Post-Departure Reflections

Anatomy & Physiology – The Respiratory System


The primary function of the respiratory system is to keep the blood oxygenated by inhaling oxygen and exhaling carbon dioxide. The system is divided into two parts.

The upper respiratory tract is comprised of the following:

  • Nose. The nose is the entrance to the respiratory tract. Hairs within the nostrils help filter out foreign particles from entering the respiratory system.
  • Pharynx. Situated behind the mouth, the pharynx is the passage to the stomach and the lungs.
  • Larynx. Located at the top of trachea, the larynx contains vocal cords; it is also called the voice box.
  • Trachea. The trachea is a tube-like structure that helps move air from the larynx to the bronchi; it is also called the windpipe. It is about 10-12 centimeters in length and 2.5 centimeters wide.


The lower respiratory tract is comprised of the following:

  • Bronchi. The trachea divides into tubes called bronchi. Bronchi are composed of hyaline cartilage and further branch out until they become bronchioles. They contain mucous membranes and cilia which further filter out foreign matter not yet removed from incoming air.
  • Bronchioles. These are the branches of the bronchi that conduct air into the lungs. They are very small and are made up of smooth muscle cells.
  • Alveoli. The alveoli are air sacs in the lungs where gas exchange occurs. Alveoli walls are thin, moist, and surrounded by capillaries.
  • Lungs. These make up the body’s primary respiration organ.


Respiratory system

The Lungs

The lungs are the main organs of our respiratory system. They are located in the upper part of our chest on either side of the heart. The lungs are covered in a membrane called the pleura that enables the lungs to move smoothly when we breathe.

The lungs are separated from each other by the mediastinum, an area that contains the heart and its vessels, the trachea, esophagus, and thymus.

The lungs are not the same in either size or shape. The left lung has two lobes called the left upper lobe and left lower lobe. The right lung has three lobes called the right upper lobe, right middle lobe and right lower lobe. The left is smaller than the right lung because it shares space with the heart.



The act of breathing consists of two phases, inspiration and expiration.



Inspiration (when you inhale) is the process where oxygen enters the respiratory system through the mouth and the nose. The nasal passages contain mucous that helps filter out contaminants like dust or pollen that can cause irritation. These contaminants are forced out of the respiratory tract by coughing or sneezing.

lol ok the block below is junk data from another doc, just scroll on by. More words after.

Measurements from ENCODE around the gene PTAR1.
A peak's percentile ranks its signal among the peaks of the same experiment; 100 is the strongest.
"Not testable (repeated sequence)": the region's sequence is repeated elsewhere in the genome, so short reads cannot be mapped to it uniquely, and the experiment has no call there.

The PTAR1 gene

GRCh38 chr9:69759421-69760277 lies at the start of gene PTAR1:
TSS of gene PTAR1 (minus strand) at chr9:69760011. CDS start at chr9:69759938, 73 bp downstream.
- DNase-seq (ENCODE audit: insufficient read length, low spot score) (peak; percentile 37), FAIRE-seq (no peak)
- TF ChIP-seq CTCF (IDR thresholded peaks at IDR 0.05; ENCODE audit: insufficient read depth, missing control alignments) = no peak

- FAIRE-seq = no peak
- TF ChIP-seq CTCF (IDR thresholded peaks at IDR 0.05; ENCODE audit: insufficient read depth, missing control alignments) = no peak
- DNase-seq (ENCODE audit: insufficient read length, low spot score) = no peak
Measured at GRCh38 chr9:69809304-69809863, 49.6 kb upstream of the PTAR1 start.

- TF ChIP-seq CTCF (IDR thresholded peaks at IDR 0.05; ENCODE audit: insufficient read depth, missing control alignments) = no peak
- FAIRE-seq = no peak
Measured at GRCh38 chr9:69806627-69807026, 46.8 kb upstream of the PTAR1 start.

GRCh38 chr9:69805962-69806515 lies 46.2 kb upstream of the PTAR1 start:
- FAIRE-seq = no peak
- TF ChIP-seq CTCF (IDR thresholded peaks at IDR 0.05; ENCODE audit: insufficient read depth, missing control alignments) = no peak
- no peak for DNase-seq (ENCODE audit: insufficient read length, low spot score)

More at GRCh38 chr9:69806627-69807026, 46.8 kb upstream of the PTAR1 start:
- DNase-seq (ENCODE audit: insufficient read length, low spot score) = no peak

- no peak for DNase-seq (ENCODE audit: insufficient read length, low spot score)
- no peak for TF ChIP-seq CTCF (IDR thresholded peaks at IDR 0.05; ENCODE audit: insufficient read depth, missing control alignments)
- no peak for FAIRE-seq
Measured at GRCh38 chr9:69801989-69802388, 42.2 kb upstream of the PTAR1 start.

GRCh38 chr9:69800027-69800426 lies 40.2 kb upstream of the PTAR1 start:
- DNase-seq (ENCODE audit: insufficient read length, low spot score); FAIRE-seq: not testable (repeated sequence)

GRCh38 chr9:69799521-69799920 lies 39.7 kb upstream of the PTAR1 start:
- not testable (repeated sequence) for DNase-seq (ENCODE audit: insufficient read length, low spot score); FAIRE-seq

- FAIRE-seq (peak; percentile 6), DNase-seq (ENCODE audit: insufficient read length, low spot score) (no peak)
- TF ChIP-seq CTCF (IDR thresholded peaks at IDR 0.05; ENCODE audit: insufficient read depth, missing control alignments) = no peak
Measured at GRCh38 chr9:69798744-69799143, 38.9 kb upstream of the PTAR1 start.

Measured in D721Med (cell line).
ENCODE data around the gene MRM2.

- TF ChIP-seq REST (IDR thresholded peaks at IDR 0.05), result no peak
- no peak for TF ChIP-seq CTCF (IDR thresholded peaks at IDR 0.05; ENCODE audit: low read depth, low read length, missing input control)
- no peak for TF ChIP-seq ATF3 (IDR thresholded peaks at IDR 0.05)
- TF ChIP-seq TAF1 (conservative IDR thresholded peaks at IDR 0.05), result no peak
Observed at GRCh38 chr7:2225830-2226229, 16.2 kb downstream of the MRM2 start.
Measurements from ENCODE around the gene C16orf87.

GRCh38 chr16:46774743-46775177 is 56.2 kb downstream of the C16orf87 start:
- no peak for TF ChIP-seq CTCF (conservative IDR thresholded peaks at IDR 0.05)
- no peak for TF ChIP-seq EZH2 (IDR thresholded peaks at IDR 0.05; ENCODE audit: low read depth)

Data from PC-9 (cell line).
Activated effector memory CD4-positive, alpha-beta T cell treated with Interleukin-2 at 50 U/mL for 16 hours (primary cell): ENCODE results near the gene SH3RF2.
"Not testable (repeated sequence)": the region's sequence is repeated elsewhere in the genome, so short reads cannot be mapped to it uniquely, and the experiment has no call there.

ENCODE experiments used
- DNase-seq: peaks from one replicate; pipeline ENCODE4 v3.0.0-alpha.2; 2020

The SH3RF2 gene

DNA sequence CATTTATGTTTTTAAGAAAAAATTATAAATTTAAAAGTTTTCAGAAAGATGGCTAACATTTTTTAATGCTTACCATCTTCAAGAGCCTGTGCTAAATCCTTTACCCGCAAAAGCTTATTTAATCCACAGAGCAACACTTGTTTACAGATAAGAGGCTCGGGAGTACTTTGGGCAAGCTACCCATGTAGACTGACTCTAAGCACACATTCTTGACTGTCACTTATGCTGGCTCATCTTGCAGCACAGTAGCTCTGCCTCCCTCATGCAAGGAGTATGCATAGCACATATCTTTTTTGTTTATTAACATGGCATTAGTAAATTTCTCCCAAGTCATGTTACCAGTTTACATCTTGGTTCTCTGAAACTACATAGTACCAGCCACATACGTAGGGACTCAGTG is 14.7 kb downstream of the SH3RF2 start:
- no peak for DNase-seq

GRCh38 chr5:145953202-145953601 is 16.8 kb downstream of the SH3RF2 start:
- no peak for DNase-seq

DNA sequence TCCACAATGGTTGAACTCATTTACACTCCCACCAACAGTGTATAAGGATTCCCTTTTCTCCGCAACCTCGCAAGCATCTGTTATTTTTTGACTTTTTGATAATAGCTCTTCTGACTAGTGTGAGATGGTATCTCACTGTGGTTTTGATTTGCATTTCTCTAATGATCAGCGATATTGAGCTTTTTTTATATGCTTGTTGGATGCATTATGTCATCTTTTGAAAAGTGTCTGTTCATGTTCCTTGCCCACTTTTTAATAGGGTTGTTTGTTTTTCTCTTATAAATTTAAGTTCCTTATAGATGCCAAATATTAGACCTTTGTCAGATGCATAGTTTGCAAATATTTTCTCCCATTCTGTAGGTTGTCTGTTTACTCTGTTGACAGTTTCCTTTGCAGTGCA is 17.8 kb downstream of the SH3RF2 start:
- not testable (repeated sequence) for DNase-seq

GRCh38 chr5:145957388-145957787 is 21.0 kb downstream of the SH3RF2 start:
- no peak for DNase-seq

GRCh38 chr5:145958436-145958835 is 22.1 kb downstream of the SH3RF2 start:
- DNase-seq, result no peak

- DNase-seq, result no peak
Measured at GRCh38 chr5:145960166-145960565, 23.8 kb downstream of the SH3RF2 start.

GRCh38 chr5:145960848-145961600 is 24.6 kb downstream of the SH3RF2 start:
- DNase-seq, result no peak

The nasal passages contain mucus membranes that warm and humidify the breathed in air in order to prevent the trachea from becoming dry.The air passes from the nose and mouth through the larynx, which prevents food or liquid entering the respiratory tract. The air then enters the trachea.

In the chest, the trachea splits into two smaller tubes called the bronchi. Each bronchus then divides again forming the bronchial tubes, which lead directly into the lungs where they divide into many smaller tubes that connect to tiny, spongy air sacs called alveoli.

The average adult’s lungs contain about 600 million alveoli, which are surrounded by capillaries. The inhaled oxygen passes into the alveoli and then diffuses through the capillaries into the arterial blood.

Below the lungs is a muscle called the diaphragm that plays an important role in respiration. During inhalation, the diaphragm contracts, creating a vacuum that helps pull air into the lungs.



At the same time oxygen is passing into the alveoli, blood from the veins release carbon dioxide into the alveoli during expiration (when you exhale). The carbon dioxide exits the lungs via the bronchial tubes, travels back up the trachea and larynx, and then is breathed out of the mouth or nose.

During exhalation, the diaphragm relaxes which helps in forcing the air out of the lungs.


Central Control

Breathing, also called ventilation, is an involuntary process controlled by a region in the medulla called the respiratory center, which transmits nerve impulses to the diaphragm, causing inhalation. Stretch receptors in the alveoli and bronchioles detect inhalation and send inhibitory signals to the respiratory center, causing exhalation.

Ventilation can also be a voluntary action, controlled by the cortex, such as when we hold our breath or blow out candles.



Another function of the respiratory system is vocalization. The process is how humans are able to make sounds and speak as air passes through the larynx and makes the vocal cords vibrate. 


The respiratory system keeps the blood oxygenated in order to maintain life. In general, humans can only live around three minutes without air before starting to suffer organ failure or brain damage. In addition to air, people need nourishment. The next lesson explains how the digestive system extracts nutrients from the food we eat to keep the cells fueled.

Respiratory System, Part 1: Crash Course A&P

Supplemental Material

Respiratory System, Part 1: Crash Course

Respiratory System – An Overview

Respiratory Anatomy

Course Discussion